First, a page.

Caramoor’s annual American Roots Music Festival returns, headlined by country, blues, and rock singer Lucinda Williams – “America’s best songwriter” (Time magazine) – and featuring appearances from Larry Campbell and Teresa Williams, the Kristin Andreassen Band, Mason Porter, Jessy Carolina & The Hot Mess, Spuyten Duyvil, Matt Turk and more. With folk, country, bluegrass, gospel, blues, and traditional and contemporary roots performances at different locations around the estate throughout the day, the festival offers the ideal opportunity to explore Caramoor with picnics packed and ears open. There will be free activities for children, including an all-ages sing-along, play-along session, the Caramoor Scavenger Hunt, and I-Spy tours of Rosen House (June 27). Two ticketing options allow visitors either to experience the entire range of activities throughout the day including the evening headline performance, or to only enjoy the daytime activities and performances.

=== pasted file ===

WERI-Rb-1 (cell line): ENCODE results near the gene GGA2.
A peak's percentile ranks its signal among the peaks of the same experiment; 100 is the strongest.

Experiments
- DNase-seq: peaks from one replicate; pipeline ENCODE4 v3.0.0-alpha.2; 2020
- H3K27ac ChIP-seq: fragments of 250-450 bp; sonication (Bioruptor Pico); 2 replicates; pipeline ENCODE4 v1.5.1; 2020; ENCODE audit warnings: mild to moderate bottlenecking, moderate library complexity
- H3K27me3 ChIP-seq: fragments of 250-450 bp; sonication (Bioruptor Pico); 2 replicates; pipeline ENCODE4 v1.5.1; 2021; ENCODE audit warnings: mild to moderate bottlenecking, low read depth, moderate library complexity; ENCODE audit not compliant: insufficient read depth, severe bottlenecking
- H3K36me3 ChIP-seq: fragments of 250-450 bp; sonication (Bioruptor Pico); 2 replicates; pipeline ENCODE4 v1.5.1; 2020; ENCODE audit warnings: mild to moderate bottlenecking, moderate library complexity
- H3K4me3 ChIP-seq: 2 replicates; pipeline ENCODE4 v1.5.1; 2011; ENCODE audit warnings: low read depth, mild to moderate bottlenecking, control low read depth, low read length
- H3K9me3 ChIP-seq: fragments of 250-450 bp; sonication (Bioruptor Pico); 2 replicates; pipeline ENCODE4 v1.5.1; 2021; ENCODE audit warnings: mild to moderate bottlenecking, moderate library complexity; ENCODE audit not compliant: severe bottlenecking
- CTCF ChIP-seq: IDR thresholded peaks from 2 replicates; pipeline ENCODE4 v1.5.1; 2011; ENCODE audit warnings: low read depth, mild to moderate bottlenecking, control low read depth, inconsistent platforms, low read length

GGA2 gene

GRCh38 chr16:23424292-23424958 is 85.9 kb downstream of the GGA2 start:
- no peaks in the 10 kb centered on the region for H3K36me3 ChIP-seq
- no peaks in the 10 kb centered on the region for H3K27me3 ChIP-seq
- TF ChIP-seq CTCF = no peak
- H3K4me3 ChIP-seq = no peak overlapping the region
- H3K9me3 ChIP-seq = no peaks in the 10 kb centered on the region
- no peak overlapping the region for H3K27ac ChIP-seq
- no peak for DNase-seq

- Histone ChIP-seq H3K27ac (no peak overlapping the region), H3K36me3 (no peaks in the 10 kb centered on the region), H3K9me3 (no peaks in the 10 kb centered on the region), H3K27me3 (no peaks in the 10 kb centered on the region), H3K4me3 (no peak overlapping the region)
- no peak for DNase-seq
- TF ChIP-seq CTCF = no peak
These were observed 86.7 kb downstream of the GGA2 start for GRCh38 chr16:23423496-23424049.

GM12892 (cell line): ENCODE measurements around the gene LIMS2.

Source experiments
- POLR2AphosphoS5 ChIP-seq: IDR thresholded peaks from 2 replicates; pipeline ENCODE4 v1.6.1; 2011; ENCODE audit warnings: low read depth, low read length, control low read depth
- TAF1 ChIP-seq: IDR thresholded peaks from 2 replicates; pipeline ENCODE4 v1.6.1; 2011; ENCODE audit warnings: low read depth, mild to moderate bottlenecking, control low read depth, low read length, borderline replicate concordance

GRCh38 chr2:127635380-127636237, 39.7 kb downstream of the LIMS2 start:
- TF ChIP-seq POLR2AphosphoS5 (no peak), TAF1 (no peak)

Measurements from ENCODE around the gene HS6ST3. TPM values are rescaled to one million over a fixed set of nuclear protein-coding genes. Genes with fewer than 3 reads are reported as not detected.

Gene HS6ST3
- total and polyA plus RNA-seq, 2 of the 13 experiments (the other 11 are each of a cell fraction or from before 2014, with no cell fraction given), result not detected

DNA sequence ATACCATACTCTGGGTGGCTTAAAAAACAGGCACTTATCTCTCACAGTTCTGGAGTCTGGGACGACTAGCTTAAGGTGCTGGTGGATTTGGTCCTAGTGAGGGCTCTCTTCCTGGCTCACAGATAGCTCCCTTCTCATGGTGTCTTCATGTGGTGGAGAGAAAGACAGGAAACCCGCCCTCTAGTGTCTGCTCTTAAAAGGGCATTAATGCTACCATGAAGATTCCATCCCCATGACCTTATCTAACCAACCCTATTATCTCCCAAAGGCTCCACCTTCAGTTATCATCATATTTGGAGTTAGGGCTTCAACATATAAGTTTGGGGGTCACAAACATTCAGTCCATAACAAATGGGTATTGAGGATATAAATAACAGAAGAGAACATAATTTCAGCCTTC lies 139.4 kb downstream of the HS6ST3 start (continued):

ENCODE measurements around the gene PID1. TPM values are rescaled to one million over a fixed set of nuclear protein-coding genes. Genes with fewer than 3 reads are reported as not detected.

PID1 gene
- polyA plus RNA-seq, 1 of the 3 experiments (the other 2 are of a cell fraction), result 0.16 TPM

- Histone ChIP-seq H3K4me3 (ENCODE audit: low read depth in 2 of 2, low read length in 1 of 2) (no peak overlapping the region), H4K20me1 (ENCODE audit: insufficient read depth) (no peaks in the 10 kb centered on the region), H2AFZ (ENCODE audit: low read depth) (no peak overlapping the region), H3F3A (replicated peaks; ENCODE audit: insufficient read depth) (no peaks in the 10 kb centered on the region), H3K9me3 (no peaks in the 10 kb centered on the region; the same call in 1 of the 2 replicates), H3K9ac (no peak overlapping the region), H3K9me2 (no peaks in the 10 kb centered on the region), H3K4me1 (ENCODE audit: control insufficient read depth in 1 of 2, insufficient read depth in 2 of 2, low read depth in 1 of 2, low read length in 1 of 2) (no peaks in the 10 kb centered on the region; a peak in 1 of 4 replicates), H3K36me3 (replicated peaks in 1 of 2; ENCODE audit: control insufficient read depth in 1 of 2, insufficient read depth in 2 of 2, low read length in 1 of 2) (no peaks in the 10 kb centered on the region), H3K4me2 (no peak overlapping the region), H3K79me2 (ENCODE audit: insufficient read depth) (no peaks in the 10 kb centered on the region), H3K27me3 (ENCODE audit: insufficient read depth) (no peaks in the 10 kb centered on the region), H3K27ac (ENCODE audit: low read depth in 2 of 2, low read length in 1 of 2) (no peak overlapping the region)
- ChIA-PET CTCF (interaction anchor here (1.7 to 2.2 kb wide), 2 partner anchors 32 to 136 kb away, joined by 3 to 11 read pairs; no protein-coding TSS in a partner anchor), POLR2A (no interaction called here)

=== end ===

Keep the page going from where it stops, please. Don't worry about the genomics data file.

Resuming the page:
Three mainstays of the acoustic, folk, and roots world, Sara Watkins, Sarah Jarosz, and Aoife O’Donovan, come together in a powerhouse trio they call the “I’m With Her Tour,” which they have already toured internationally this year. Playing as a band, the three musicians cover each other’s songs and more. Jarosz explains: “I’m really excited about this trio because we each do our own thing and we each do it differently, so I’m looking forward to discovering all of the unique possibilities that come with combining our individual voices.” Their concert takes place in the intimate outdoor space of the Spanish Courtyard (July 10). This performance marks the group’s only New York City area appearance this summer.
The festival is also taking its spirit of collaboration off-site, partnering with the Katonah Museum of Art, which hosts Caramoor@KMA performances by Spuyten Duyvil (June 24) and The SwingAroos (July 15).
Dancing at Dusk